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With all of the blown-up hype and trends rampant in the world of health and popular exercise, the idea of the functional warm-up has withstood the test of time. The functional warm-up is the answer to the more recent scientific literature demonstrating that static stretching can actually hamper sprint and ballistic performance that closely follows. Performing a functional warm-up prepares the nervous system for work, and preps your muscles and tendons by increasing body temperature as it lengthens targeted tissue and fascia . The most obvious benefit goes without saying, but we’ll say it here anyway, a better prepped system does reduce the risk of injury.
There are other benefits of the functional warm-up as well, and its influence on performance is much greater than just performing an effective stretch routine without hampering your PR or vertical. It also can improve coordination, agility, and foot speed; and these types of improvements are what can translate to the type of vertical or speed work that can improve any kind of athletes’ performance, whether on the field, court, track, or on the road or trail.
From the lay person to the allied health or strength coach professional alike, the best selling point of the functional warm-up is the great range and flexibility of the work-out itself. While you can get a very challenging level of exercise with a functional warm-up, it is flexible enough to gently rev up your activity level after a lay-off due to pregnancy, an injury or surgery, or if you’ve fallen off the work-out wagon. The exercises that can be incorporated in the warm-up can range from a walking to all out sprinting pace, and the intensity extends along the same range from barely working it to laying it all out there. This makes the functional warm-up a great way to shake up your work-out, kick start some cross-training, and focus on some unique problem areas in a more interesting and challenging way than the typical isolated exercise alternatives of the past. And who can’t use a simple way to shake things up some days?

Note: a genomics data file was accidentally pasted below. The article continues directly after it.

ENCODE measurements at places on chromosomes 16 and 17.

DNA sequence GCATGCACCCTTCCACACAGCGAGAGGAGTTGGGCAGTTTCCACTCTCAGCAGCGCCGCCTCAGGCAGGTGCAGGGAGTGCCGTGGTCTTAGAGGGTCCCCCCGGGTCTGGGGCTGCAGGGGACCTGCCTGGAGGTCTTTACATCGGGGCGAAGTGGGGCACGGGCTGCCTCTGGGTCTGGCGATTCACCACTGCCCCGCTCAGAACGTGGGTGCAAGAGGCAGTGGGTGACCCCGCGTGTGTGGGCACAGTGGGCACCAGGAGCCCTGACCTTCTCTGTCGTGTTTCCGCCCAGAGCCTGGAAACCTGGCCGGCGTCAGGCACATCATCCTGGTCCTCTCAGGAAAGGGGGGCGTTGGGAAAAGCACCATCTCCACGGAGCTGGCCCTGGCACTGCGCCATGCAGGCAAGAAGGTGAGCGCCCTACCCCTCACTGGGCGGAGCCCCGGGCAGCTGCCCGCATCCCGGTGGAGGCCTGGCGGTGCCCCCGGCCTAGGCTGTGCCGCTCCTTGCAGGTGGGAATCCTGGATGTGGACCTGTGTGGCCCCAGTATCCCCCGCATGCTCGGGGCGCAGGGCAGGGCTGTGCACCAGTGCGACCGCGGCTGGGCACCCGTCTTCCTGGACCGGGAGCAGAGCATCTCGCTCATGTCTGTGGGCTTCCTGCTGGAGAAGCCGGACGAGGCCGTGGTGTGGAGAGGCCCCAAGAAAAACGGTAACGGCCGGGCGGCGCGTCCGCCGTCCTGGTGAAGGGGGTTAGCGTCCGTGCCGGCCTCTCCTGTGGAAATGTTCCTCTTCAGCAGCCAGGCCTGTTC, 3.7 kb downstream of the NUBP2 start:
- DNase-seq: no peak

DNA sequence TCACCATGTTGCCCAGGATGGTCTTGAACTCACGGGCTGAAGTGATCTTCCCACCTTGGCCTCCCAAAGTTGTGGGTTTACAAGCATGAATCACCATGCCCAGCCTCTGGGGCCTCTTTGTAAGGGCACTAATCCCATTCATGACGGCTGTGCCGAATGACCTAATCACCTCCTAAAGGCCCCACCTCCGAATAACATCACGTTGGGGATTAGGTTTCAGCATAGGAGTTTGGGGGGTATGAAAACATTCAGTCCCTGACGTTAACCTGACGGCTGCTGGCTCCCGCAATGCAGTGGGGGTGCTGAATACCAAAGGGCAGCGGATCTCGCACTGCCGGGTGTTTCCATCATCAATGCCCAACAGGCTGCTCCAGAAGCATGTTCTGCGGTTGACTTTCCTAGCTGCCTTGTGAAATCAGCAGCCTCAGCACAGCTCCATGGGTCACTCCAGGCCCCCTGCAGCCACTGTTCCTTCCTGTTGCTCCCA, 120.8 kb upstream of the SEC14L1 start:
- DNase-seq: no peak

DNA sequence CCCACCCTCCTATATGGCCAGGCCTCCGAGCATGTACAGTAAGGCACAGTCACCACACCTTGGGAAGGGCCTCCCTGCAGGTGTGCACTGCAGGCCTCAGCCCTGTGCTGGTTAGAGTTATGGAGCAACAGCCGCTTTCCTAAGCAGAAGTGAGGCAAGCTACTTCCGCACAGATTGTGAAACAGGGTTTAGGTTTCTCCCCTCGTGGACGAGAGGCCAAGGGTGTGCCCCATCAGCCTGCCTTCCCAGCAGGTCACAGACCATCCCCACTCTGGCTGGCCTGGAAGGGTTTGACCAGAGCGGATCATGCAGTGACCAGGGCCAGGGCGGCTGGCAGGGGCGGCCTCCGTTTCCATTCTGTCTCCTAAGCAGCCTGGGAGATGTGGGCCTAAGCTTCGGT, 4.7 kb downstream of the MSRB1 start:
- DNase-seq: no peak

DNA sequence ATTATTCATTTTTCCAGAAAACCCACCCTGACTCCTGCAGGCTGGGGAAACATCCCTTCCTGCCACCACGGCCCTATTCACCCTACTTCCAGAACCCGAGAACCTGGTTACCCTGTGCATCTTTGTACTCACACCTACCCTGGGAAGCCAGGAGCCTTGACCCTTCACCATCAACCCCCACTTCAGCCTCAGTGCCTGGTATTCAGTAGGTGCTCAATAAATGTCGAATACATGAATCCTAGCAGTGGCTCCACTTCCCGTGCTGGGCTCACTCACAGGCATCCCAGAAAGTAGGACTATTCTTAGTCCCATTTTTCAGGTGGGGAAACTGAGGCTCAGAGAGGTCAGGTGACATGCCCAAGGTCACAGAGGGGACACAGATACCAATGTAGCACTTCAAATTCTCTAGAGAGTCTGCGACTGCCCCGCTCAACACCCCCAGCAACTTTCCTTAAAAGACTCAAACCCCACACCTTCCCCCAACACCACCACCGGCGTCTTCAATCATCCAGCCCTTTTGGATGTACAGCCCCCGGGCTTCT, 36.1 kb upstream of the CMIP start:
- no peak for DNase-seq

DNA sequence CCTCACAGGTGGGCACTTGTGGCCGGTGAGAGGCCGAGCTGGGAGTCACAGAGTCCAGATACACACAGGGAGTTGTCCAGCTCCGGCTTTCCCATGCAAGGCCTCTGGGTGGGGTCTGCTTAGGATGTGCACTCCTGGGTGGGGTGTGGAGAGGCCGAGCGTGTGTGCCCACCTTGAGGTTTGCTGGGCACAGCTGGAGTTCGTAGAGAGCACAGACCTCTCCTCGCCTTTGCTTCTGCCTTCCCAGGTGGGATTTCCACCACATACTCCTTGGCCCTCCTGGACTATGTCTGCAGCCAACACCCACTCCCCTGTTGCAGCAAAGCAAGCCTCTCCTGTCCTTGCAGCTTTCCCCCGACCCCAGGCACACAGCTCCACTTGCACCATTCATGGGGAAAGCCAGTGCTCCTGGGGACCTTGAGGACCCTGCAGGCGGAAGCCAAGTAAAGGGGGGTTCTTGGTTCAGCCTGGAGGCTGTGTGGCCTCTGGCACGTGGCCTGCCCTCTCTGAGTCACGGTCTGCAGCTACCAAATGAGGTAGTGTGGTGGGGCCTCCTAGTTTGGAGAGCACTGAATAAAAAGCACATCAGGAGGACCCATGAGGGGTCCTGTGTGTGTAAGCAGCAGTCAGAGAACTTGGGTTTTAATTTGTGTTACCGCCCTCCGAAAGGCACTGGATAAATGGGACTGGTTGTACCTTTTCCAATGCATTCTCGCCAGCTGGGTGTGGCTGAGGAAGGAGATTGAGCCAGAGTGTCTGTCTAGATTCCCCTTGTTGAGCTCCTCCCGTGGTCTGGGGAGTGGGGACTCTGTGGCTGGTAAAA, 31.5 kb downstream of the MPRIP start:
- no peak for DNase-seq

Finally, exercise professionals love the tri-planar motions inherent in the motions of the exercises typically contained in the functional warm-up. Translation for the lay folks out there? Our bodies move in 3 planes, but many sports, such as running, only makes us move in one (except for when we make that lateral move to dodge that car in the intersection, but I digress!). The functional warm-up forces us to move in all three: sagittal (straight ahead and backward), coronal (side to side), and rotational (think doing a spin on a BBQ skewer here- yes, you, literally, doing that spin around the skewer) planes. Participating in only the movements required of one or two sports strictly limits the movement patterns to which our bodies become accustomed, potentially reducing muscle and fascia length and increasing our risk of injury when one day we do venture out of our accustomed range of motion.
Adding the functional warm-up to your repertoire gives your body a smorgasbord of tissue lengthening and strengthening movement patterns, and by mixing it up, the novelty your training program just might be lacking. Just one more reason for tying up those shoes a few minutes early and engaging in the dynamic, challenging, and always engaging world of the functional warm-up!
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